The Elegance of the Hedgehog by Muriel Barbery

Of camellias and life. 

About The Elegance of the Hedgehog by Muriel Barbery: We are in the center of Paris, in an elegant apartment building inhabited by bourgeois families. Renée, the concierge, is witness to the lavish but vacuous lives of her numerous employers. Outwardly she conforms to every stereotype of the concierge: fat, cantankerous, addicted to television. Yet, unbeknownst to her employers, Renée is a cultured autodidact who adores art, philosophy, music, and Japanese culture. With humor and intelligence she scrutinizes the lives of the building's tenants, who for their part are barely aware of her existence.

Then there's Paloma, a twelve-year-old genius. She is the daughter of a tedious parliamentarian, a talented and startlingly lucid child who has decided to end her life on the sixteenth of June, her thirteenth birthday. Until then she will continue behaving as everyone expects her to behave: a mediocre pre-teen high on adolescent subculture, a good but not an outstanding student, an obedient if obstinate daughter.

Paloma and Renée hide both their true talents and their finest qualities from a world they suspect cannot or will not appreciate them. They discover their kindred souls when a wealthy Japanese man named Ozu arrives in the building. Only he is able to gain Paloma's trust and to see through Renée's timeworn disguise to the secret that haunts her. This is a moving, funny, triumphant novel that exalts the quiet victories of the inconspicuous among us.

My two cents

Once in a while a book comes along that is perfect in terms of timing, a book that becomes memorable because it made its way into your hands just when you are primed to receive its message. This was one of those rare books for me; I picked this up when I started my month-long blogging hiatus and without the distractions or pressures associated with blogging.


There's Renée, a middle-aged woman hiding behind the facade of uneducated concierge. Secretly, she is the epitome of the cultured woman, loves philosophy and soaks in art, music, and film.

Then there is Paloma, a well-to-do twelve-year-old hiding behind her manga and the mediocrity expected of her adolescence. But she is wiser beyond her years, is always on the lookout for the "perfect movement," and generally understands that adult life is tedious and meaningless.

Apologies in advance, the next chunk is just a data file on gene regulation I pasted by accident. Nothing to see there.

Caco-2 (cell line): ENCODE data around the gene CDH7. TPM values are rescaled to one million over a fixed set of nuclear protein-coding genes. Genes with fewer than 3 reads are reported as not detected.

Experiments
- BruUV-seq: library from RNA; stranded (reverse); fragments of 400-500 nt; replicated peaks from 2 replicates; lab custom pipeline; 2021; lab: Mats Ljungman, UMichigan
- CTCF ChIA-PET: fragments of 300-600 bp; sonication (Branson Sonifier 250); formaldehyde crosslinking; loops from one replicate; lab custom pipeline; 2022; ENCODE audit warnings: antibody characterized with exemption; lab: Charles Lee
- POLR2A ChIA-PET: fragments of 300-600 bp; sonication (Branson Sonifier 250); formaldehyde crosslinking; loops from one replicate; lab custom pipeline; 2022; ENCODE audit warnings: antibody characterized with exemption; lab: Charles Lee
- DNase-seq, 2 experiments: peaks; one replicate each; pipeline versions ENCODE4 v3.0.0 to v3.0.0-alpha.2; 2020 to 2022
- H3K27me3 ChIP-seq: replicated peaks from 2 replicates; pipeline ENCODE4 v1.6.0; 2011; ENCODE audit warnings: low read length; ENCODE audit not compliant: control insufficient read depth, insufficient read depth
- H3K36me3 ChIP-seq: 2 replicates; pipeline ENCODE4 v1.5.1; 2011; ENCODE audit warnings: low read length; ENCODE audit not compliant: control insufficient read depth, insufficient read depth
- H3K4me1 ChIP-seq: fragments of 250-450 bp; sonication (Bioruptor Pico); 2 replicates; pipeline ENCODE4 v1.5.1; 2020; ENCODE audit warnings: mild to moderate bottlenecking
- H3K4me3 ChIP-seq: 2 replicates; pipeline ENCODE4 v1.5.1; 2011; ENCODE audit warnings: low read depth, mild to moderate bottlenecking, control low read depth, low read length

The lives of thee rich tenants where Renée and Paloma live ho-hum along. Renée and Paloma would never have been found out until ...

One day, one of the tenants dies and a unit sits empty. Enter Ozu, a rich Japanese man who buys one the unit. There is change in the air: Ozu notices that the concierge quotes a line from, wait ... Anna Karenina? And with one simple comment to Paloma, Ozu finds a conspirator in this smart young girl.

This is a story of unlikely friendships, amongst people who aren't even supposed to be friends. This story casts aside all stations in life, outside appearances and gets to the heart of who people are with their secret pains and hopes in life. This is a story that will make you want to stop, look, listen. Then mull and contemplate. And simply appreciate.

There is beauty in the very simple. There is profound in the most common. People are not who they appear to be. But all this is fleeting, as is life.

Those who love a good philosophical discussion will wax poetic with its references to Husserl. Those who love art, film, and music will enjoy each of our characters' ponderings, musings, revelings. But at the heart of it all, is an enduring, tender tale of friendship.

As I said at the start of this "review," a perfect book can come at a perfect time.

Verdict: I would never have associated a hedgehog with elegance but this is a story that needs little explanation despite its odd title. It is a story that will stay with me because of its simple yet profound messages: to never judge a book by its cover, to take time to appreciate the beauty around us and the people who touch our lives. We all need to be reminded once in a while. Thank you, Ms. Barbery.


  1. Wow, it's so nice to read about someone's wonderful reading experience ^-^ I had heard of this book but didn't know what it was about before reading your review. It sounds like the sort of story I would also enjoy.

  2. I have heard a lot about this book over the years, but I have never read it.

    EXCELLENT post....thanks so much for sharing.

    Stopping by from Carole's Books You Loved March Edition. I am in the list as #10.

    My book entry is below. A Memory of Violets is going to be a favorite for this year.

    Silver's Reviews
    My Book Entry


© guiltless readingMaira Gall